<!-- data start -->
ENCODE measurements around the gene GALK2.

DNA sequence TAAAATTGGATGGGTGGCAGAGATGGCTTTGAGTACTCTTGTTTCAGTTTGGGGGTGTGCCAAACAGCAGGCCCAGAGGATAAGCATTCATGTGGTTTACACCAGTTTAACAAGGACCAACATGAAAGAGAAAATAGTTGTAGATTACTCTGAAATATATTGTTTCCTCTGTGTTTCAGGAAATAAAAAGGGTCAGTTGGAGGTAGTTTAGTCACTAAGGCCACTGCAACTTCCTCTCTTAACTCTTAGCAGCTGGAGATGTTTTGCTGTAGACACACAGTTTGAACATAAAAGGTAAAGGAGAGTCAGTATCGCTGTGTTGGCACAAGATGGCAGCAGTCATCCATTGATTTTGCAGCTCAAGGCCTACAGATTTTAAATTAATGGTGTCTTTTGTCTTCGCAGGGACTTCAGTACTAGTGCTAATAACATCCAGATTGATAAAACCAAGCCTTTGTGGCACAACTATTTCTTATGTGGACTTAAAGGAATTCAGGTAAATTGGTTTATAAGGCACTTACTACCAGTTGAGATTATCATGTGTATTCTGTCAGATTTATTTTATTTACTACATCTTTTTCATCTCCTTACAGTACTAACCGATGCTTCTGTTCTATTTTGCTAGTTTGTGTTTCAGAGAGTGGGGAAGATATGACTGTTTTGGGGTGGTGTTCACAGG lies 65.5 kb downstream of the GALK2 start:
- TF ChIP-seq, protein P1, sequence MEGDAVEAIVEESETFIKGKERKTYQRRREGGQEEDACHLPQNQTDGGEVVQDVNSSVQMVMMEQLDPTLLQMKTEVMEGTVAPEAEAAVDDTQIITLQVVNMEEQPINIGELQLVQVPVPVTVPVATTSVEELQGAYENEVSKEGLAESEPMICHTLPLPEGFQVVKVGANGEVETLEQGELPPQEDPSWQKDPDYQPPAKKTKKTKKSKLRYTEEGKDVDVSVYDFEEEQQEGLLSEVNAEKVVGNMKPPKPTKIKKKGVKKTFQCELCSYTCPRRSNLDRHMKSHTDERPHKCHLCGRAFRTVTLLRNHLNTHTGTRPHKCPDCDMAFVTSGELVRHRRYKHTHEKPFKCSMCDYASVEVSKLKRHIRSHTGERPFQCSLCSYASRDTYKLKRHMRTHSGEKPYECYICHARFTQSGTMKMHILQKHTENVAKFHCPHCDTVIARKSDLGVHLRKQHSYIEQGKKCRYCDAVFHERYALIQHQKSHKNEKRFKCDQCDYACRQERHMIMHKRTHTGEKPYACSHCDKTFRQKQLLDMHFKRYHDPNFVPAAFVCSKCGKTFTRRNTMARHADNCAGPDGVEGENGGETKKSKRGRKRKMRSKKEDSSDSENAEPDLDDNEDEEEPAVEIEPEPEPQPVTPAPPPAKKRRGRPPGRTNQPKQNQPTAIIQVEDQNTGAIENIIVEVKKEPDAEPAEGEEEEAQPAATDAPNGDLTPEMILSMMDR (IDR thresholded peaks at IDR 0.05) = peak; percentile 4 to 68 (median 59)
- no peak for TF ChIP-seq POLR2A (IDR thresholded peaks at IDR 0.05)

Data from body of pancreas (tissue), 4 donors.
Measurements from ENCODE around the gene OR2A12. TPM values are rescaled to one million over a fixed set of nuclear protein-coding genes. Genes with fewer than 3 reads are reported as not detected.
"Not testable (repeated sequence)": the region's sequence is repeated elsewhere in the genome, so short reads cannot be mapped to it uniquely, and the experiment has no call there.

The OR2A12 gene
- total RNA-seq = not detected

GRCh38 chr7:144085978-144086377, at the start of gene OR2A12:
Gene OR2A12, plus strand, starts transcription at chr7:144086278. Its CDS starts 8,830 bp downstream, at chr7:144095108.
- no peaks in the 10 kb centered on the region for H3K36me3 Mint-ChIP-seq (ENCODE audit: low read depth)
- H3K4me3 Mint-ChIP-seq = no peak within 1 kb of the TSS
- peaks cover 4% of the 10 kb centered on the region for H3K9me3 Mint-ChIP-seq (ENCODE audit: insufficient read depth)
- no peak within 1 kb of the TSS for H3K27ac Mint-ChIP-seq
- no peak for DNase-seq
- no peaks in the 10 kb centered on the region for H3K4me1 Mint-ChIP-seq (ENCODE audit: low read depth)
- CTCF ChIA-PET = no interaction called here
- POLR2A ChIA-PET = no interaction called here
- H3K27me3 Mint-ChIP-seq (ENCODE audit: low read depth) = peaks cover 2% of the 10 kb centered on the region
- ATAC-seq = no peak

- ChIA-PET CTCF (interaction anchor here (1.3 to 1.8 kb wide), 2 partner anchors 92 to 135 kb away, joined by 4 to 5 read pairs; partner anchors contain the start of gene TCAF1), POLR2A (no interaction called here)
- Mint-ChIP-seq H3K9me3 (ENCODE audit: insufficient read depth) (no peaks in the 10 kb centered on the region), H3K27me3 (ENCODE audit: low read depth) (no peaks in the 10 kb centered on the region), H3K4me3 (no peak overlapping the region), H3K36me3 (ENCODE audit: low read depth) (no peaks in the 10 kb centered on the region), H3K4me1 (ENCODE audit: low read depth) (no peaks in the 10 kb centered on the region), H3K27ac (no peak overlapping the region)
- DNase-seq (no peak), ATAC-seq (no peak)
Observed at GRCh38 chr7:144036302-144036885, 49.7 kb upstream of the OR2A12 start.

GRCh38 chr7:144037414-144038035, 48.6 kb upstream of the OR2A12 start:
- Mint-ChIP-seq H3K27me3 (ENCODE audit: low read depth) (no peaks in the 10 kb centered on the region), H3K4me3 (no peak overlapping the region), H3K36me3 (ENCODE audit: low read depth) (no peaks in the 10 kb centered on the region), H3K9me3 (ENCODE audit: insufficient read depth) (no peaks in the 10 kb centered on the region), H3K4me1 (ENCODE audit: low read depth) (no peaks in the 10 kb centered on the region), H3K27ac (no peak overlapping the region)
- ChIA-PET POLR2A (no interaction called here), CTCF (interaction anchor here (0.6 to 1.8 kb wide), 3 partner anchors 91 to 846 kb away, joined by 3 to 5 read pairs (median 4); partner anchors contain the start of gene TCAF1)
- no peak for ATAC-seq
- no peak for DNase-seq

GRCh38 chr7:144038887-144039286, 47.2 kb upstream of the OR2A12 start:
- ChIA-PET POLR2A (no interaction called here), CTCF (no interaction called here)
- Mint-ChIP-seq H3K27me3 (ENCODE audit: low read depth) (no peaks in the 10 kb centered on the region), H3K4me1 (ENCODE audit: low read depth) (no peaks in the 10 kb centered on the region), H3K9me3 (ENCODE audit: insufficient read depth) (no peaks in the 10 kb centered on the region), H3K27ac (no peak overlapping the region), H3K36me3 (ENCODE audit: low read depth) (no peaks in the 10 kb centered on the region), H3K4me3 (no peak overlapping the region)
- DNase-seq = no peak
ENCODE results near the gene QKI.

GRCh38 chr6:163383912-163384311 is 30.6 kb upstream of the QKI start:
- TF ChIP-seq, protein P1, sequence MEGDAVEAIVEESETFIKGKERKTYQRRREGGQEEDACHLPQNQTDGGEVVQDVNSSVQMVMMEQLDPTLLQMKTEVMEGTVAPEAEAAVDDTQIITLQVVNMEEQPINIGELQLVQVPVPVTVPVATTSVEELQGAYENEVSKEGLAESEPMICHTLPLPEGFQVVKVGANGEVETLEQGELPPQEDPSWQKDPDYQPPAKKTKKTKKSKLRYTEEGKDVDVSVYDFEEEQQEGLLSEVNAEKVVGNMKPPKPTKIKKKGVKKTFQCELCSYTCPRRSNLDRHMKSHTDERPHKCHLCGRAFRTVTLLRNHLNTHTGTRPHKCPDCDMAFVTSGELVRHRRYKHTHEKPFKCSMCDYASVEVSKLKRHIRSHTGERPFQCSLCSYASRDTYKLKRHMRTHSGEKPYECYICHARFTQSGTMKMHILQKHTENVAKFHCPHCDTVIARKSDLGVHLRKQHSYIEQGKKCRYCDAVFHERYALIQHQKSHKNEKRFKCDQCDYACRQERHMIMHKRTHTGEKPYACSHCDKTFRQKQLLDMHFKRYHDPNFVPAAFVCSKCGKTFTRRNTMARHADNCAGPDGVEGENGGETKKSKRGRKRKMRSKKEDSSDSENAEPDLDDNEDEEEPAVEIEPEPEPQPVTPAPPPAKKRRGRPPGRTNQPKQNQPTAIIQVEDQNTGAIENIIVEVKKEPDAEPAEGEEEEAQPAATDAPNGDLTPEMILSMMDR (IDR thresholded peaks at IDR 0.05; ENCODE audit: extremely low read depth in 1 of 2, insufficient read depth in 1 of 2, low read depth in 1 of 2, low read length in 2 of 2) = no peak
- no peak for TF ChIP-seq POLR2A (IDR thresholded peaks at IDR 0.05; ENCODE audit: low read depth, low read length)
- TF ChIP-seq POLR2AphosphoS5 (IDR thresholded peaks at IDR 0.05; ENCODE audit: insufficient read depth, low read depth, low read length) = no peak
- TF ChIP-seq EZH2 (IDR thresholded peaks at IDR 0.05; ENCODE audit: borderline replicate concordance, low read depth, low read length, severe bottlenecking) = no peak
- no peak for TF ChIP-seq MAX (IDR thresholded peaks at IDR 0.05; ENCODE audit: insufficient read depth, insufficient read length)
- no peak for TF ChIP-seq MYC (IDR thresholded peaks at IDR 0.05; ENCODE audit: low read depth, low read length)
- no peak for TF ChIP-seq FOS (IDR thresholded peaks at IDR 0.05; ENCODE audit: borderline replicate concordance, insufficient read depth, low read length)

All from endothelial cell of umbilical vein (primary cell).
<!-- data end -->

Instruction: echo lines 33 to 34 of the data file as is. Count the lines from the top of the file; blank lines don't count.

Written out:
- Mint-ChIP-seq H3K27me3 (ENCODE audit: low read depth) (no peaks in the 10 kb centered on the region), H3K4me1 (ENCODE audit: low read depth) (no peaks in the 10 kb centered on the region), H3K9me3 (ENCODE audit: insufficient read depth) (no peaks in the 10 kb centered on the region), H3K27ac (no peak overlapping the region), H3K36me3 (ENCODE audit: low read depth) (no peaks in the 10 kb centered on the region), H3K4me3 (no peak overlapping the region)
- DNase-seq = no peak